• Value of a Federal Subsidized Lease Includes Considering the Tenant's Life Expectancy
  • August 16, 2016 | Author: Edward J. Levin
  • Law Firm: Gordon Feinblatt LLC - Baltimore Office
  • In Kirk v. Hilltop Apartments, LP, 225 Md. App. 34 (2015), the Court of Special Appeals held that federal subsidized leases containing automatic renewal provisions are of indefinite length, and therefore to calculate the value of the lease the monthly rent is to be multiplied by the tenant’s remaining expected life.

    Hilltop Apartments sued LaShaun Kirk in district court to terminate her Section 8, federally subsidized lease, alleging numerous defaults. Kirk moved to have the case tried in circuit court, and there she prayed a jury trial. To do this, the amount in controversy must be more than $15,000.

    Hilltop asked the circuit court to return the case to district court because the fair market value of the lease times the number of months until the end of the stated lease term was less than $15,000. The Circuit Court agreed, but on appeal the Court of Special Appeals reversed.

    Kirk’s lease provided that it automatically renewed for successive one year terms, unless terminated for good cause. Kirk cited Carroll v. Housing Opportunities Commission, 306 Md. 515 (1986), and Cottman v. Princess Anne Villas, 340 Md. 295 (1995), to support her basis for calculating the amount in controversy, which would be the monthly fair market value of the lease times the number of months of her remaining expected life. This would be an amount greatly in excess of $15,000. Hilltop argued that Carter v. Maryland Management Co., 377 Md. 596 (2003), overruled the cases Kirk cited. In Carter, the Court of Appeals held that for the type of lease in question, the provisions of the old law that provided for continuing leases were replaced with the requirement that such leases be consistent with leases generally used in the community; such leases were for fixed periods of time.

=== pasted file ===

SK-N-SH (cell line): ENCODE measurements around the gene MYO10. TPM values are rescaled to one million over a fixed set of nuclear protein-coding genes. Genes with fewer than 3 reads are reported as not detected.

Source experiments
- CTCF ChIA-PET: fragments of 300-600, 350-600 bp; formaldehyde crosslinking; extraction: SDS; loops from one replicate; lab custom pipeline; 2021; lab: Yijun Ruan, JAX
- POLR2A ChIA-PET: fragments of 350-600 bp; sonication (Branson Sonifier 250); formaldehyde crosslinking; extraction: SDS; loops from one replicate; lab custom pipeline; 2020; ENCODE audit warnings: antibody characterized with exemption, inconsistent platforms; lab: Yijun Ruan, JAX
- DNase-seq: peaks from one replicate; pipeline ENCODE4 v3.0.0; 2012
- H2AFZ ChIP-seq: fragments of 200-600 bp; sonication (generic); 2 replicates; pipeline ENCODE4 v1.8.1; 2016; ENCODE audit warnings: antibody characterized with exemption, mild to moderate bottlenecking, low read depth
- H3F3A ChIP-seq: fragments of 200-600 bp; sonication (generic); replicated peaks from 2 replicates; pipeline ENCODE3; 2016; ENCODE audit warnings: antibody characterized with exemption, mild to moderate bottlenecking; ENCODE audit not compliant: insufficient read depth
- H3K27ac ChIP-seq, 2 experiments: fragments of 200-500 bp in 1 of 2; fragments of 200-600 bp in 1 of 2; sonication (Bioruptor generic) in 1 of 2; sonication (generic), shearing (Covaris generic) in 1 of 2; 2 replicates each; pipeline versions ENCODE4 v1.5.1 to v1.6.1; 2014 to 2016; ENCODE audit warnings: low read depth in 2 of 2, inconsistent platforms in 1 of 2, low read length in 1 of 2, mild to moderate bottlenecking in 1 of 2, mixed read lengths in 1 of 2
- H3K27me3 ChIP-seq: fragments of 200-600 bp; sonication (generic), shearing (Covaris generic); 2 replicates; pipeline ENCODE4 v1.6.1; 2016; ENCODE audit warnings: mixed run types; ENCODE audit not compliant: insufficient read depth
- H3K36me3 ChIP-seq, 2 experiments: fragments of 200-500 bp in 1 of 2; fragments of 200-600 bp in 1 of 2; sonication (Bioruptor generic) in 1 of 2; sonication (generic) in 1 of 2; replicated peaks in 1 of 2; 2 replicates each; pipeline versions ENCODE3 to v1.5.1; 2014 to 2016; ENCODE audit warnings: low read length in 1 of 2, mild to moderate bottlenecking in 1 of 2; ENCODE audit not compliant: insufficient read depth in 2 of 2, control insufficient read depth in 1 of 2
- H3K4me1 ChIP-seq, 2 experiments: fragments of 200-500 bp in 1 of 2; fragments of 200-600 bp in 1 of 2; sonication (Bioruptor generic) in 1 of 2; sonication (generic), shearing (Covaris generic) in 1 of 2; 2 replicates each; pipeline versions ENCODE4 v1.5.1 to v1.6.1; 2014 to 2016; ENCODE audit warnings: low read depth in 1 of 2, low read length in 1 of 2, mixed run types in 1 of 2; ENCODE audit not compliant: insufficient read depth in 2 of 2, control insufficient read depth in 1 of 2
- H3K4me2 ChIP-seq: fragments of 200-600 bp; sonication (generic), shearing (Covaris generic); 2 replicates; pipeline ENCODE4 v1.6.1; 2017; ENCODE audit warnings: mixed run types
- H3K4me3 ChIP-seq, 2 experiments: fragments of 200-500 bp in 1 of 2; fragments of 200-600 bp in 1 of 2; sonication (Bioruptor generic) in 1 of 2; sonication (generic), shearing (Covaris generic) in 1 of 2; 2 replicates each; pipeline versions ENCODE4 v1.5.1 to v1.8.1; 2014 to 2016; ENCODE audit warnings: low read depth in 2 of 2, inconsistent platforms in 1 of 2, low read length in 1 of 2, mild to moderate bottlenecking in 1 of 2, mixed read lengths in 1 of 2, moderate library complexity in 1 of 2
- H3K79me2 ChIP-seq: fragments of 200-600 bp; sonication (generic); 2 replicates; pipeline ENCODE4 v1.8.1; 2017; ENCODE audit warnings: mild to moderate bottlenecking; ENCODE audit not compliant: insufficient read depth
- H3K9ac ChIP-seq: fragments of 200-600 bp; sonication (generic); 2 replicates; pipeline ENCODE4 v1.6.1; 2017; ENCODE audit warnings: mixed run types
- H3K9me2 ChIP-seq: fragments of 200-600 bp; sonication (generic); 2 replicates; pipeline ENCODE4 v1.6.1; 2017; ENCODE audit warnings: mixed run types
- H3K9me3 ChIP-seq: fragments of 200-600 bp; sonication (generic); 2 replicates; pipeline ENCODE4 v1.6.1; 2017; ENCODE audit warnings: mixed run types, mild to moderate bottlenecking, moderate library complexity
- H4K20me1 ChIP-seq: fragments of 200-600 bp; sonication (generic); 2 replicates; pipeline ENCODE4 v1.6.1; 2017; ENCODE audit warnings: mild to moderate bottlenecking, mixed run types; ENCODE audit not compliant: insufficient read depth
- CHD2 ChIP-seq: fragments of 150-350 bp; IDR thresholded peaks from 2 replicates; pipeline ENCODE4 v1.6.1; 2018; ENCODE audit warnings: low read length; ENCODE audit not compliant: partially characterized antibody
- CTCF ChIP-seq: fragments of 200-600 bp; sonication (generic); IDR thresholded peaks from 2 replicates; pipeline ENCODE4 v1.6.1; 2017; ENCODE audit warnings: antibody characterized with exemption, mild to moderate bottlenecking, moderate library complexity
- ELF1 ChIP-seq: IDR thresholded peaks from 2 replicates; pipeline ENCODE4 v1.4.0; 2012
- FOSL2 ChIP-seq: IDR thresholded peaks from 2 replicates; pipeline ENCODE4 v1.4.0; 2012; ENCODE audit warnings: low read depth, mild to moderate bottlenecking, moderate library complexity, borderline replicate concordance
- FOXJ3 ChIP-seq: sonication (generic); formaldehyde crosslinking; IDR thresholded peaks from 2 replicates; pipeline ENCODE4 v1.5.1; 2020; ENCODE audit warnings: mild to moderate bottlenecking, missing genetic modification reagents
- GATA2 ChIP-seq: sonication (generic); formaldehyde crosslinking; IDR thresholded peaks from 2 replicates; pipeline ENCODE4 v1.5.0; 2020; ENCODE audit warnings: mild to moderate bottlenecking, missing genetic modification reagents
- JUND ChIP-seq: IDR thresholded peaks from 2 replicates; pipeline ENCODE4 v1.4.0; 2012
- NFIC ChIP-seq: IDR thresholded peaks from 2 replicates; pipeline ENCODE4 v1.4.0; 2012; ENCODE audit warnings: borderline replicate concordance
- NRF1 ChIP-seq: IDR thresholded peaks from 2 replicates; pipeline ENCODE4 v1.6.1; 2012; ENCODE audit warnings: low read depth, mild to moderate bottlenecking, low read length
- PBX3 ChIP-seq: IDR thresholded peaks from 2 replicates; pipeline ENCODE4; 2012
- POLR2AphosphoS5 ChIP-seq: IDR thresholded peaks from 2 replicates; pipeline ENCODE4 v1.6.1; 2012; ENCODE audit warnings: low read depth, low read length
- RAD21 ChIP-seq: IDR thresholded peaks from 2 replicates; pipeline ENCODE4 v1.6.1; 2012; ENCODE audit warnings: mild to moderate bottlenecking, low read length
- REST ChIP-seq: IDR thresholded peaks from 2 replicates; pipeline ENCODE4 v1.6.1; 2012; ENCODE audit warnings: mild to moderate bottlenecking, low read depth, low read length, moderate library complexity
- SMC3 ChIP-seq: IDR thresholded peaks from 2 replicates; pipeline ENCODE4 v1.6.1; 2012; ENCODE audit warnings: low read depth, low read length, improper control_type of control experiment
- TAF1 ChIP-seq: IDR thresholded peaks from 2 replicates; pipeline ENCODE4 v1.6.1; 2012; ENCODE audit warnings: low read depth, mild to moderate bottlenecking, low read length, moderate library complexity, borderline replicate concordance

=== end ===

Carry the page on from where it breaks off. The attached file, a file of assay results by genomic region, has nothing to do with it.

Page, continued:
The Court of Special Appeals disagreed with Hilltop's position. The court stated that Carter discussed a lease for a federally subsidized tenant, and that lease did not have a clause that automatically renewed the lease every year. Kirk’s lease was drafted to be used in a federally subsidized project. Because Kirk’s lease had an automatic renewal clause in it, Carroll and Cottman controlled, and the value of Kirk’s leasehold exceeded $15,000. Kirk was, therefore, entitled to a jury trial in circuit court.